According to the forecasts from Bosch, Texas Instruments, and Hewlett-Packard, the number of sensors installed annually between 2017 and 2025 is expected to total between 1 and 10 trillion. With this rapid growth – combined with requirements on data storage, processing, and power transmission – sustainability is an unavoidable factor.
And so, when it comes to operating sensors, any kind of energy harvesting solution is highly desirable - if not absolutely necessary.
Modern low-power sensors enable precision control across a wide variety of applications, either locally, remotely, or autonomously. They are key components, sold globally for a huge range of applications. Energy harvesting technology means that these wireless sensors can work end-to-end without a mains connection or the need to replace batteries. The flowchart in Figure 1 shows the energy harvesting element as an energy source for a typical sensor with very low power consumption.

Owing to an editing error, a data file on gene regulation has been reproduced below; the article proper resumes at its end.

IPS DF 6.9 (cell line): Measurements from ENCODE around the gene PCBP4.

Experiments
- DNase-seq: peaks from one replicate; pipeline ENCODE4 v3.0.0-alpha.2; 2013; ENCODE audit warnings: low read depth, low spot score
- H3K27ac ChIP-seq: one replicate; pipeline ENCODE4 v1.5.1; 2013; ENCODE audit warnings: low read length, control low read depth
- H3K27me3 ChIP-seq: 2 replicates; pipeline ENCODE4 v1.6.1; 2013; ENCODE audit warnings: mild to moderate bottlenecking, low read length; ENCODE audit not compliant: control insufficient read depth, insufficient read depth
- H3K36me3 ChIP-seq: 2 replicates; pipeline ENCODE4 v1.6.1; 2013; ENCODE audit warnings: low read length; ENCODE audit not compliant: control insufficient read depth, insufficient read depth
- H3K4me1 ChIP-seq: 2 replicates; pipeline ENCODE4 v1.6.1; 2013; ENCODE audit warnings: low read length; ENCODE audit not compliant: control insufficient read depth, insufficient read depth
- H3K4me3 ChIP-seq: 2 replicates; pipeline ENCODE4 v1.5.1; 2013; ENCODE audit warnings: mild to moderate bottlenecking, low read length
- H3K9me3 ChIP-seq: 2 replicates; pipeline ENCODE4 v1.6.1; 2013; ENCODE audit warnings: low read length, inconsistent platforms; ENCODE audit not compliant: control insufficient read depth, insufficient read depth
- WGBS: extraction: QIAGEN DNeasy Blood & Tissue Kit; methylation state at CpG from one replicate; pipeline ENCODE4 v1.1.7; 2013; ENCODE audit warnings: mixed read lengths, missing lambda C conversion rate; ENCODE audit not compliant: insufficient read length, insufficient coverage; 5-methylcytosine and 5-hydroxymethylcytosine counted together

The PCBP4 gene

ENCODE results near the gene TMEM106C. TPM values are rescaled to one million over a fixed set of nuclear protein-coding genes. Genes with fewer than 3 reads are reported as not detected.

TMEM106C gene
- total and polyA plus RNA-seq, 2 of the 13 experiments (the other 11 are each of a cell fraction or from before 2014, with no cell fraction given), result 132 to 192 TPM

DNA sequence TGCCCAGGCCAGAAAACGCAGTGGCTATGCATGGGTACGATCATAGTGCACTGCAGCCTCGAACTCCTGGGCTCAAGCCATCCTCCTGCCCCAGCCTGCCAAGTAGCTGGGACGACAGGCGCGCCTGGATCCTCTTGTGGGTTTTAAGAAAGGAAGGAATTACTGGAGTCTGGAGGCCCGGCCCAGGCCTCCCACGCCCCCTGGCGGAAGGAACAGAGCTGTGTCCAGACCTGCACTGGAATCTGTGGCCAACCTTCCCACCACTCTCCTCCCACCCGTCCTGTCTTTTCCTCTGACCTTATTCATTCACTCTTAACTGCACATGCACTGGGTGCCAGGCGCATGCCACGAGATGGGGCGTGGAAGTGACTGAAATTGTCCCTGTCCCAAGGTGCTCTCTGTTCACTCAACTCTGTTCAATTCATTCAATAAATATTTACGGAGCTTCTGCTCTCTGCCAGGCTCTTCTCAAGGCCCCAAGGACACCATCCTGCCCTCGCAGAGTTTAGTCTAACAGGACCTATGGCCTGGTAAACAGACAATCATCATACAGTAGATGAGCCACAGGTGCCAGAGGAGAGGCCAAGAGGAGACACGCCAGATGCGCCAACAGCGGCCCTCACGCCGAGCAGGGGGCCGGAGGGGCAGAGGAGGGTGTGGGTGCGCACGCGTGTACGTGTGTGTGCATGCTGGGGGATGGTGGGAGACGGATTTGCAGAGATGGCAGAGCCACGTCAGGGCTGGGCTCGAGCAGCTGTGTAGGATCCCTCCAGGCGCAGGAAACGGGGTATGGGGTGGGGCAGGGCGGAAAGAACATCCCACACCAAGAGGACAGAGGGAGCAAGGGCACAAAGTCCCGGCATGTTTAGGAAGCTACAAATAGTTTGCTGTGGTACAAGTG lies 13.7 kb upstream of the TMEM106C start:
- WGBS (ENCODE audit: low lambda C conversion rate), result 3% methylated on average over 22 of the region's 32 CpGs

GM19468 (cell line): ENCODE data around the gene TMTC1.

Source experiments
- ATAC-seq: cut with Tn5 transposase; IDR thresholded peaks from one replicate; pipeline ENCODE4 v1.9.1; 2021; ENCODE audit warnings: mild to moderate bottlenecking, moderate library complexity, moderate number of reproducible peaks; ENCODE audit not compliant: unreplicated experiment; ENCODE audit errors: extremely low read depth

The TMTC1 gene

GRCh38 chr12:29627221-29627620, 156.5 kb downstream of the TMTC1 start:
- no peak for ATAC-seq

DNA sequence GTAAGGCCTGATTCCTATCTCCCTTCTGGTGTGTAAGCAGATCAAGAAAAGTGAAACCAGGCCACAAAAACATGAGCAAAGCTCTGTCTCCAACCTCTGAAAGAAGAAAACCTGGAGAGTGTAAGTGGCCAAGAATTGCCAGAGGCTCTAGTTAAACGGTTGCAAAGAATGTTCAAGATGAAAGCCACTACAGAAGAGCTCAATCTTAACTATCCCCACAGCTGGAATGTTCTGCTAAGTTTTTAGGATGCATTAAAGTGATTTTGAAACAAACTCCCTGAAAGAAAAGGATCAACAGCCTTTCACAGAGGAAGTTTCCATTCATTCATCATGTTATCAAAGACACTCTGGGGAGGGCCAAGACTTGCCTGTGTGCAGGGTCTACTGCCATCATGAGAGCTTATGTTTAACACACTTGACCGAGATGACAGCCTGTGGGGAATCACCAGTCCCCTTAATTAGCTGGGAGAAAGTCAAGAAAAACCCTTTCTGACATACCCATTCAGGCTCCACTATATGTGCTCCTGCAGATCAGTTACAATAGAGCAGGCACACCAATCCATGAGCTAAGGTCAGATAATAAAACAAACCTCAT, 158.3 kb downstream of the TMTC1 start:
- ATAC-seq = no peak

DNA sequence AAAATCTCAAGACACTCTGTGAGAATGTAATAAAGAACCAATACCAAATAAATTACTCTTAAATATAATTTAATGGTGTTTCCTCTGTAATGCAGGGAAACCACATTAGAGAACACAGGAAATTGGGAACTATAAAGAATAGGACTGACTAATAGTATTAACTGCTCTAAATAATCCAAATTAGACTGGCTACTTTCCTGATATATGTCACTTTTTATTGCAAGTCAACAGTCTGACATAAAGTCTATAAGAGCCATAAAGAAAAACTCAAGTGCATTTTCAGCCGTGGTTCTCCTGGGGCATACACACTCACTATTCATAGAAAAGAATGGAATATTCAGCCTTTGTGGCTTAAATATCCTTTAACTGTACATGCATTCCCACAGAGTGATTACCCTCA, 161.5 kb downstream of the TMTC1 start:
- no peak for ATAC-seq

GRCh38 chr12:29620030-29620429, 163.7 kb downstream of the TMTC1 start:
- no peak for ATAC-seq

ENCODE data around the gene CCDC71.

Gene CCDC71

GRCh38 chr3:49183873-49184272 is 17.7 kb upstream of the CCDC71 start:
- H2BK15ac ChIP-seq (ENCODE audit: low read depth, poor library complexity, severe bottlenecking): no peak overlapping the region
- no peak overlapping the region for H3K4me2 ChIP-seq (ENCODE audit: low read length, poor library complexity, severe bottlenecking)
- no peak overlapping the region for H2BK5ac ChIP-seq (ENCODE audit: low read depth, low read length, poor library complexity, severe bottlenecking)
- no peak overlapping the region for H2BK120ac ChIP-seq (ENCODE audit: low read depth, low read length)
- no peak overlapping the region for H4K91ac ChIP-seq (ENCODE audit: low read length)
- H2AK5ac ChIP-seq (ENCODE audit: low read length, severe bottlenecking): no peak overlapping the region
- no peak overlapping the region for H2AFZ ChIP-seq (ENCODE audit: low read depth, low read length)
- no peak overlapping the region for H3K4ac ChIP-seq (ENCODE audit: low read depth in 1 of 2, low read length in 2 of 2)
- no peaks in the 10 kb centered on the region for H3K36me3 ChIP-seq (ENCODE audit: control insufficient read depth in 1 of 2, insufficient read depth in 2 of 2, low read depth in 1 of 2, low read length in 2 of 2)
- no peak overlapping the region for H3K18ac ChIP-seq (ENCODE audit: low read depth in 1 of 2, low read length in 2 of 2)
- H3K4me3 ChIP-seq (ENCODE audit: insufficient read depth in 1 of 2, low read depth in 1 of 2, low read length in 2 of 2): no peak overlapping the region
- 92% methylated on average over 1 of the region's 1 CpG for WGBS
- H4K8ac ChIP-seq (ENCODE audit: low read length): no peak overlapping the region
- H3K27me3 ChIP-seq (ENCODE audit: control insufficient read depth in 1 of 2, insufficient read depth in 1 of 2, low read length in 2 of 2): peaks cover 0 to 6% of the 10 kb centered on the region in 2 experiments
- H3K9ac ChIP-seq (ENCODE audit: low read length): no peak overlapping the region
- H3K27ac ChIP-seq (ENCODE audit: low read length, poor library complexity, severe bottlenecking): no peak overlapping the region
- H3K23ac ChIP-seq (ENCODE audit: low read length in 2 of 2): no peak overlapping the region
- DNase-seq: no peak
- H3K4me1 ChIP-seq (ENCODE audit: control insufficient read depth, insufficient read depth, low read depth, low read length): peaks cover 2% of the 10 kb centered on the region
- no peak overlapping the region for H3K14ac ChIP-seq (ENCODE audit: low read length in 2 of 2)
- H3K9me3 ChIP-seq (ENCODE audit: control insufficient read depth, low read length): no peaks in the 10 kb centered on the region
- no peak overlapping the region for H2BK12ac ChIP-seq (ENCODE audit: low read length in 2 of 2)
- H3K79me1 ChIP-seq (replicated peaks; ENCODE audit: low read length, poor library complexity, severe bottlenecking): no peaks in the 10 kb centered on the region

Flowchart of a typical sensor with very low power consumption, powered by energy harvesting.